Chronic Anemia, also called Chronic Disease Anemia or ADC, is a type of anemia that arises as a consequence of chronic diseases that interfere with the process of blood cell formation, such as neoplasms, infections by fungi, viruses or bacteria, and autoimmune diseases, mainly Rheumatoid Arthritis.
Due to diseases of slow and progressive evolution, there may be changes in the process of formation of red blood cells and iron metabolism, which results in anemia, being more frequent in hospitalized patients over 65 years of age.
The main causes of Chronic Disease Anemia are slow-progressing diseases that cause progressive inflammation, such as:
- Chronic infections, such as pneumonia and tuberculosis;
- Lung abscess;
- HIV virus infection;
- Autoimmune diseases, such as rheumatoid arthritis and systemic lupus erythematosus;
- Crohn’s disease;
- Multiple Myeloma;
- Kidney disease.
In these situations, it is common that due to the disease, red blood cells start to circulate in the blood for less time, changes in iron metabolism and hemoglobin formation or bone marrow is not effective with regard to the production of new red blood cells, which results in anemia.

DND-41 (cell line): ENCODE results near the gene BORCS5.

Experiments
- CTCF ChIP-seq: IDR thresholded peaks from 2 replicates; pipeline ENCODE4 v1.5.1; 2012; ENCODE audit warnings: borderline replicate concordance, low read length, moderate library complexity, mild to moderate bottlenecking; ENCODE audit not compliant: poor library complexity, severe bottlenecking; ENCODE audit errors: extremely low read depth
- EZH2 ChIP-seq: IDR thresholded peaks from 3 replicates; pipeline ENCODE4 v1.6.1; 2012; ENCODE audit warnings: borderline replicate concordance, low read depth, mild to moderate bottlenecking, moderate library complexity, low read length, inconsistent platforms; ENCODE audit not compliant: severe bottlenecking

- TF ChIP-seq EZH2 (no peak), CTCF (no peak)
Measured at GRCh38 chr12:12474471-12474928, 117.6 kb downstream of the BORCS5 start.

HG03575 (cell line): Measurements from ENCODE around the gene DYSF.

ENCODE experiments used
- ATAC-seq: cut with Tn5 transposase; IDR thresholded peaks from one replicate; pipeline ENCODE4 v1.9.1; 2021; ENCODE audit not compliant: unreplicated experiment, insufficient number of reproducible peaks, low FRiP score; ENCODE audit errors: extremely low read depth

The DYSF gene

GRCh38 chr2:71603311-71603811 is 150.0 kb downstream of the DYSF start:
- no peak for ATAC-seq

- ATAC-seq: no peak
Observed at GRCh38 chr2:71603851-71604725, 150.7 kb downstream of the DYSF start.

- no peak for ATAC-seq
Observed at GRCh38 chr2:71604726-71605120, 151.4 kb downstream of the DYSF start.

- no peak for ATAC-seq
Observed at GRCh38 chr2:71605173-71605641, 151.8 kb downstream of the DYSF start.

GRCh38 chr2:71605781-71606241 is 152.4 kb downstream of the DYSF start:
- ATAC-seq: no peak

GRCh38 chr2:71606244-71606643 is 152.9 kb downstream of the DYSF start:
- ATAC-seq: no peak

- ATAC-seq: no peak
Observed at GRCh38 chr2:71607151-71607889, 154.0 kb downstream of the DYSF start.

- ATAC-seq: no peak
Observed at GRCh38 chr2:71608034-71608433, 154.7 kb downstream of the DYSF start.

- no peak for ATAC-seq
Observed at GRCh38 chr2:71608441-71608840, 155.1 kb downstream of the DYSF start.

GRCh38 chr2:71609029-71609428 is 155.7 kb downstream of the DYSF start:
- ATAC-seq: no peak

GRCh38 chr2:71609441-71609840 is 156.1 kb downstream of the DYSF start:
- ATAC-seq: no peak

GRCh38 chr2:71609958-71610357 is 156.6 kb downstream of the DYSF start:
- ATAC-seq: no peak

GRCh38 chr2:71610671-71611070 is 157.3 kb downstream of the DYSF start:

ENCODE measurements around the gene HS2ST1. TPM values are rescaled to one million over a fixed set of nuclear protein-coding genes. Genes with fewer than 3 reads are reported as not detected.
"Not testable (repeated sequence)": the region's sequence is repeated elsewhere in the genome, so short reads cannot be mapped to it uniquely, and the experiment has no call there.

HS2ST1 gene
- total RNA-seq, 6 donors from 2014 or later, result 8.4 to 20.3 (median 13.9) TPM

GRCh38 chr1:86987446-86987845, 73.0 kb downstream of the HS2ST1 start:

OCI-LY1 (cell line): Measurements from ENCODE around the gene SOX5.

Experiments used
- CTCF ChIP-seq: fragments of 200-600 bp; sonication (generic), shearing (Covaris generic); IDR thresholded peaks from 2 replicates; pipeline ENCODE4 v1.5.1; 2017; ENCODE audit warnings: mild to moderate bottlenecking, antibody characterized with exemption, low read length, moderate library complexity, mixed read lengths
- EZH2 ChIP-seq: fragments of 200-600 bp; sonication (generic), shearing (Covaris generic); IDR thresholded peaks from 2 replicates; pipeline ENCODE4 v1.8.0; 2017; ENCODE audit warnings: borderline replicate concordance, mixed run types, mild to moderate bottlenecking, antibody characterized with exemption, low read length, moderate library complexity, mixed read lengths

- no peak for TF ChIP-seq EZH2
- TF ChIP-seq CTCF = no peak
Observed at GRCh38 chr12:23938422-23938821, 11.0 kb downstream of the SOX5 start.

It is important that people diagnosed with any type of chronic disease be periodically monitored by the doctor, through physical and laboratory tests, in order to verify the response to treatment and the occurrence of consequences, such as anemia, for example.
Treatment of Chronic Anemia
Usually, no specific treatment is established for Chronic Anemia, but for the disease responsible for this change. However, when anemia is very severe, the doctor may recommend the administration of erythropoietin, which is the hormone responsible for stimulating the production of red blood cells, or iron supplementation according to the result of the blood count and the measurement of serum iron and transferrin. , for example. Understand what transferrin is and what the result means.
How to identify
The diagnosis of Chronic Anemia is made based on the result of the blood count and the measurement of iron in the blood, ferritin and transferrin, this is because the symptoms presented by the patients are usually related to the underlying disease and not to the anemia itself.
Thus, for the diagnosis of ADC to be made, the doctor analyzes the result of the hemogram, being able to verify the decrease in the amount of hemoglobin, varied size of red blood cells and morphological changes, in addition to the result of the concentration of iron in the blood, which in most cases is decreased and the transferrin saturation index, which is also low in this type of anemia. Learn how to interpret the blood count.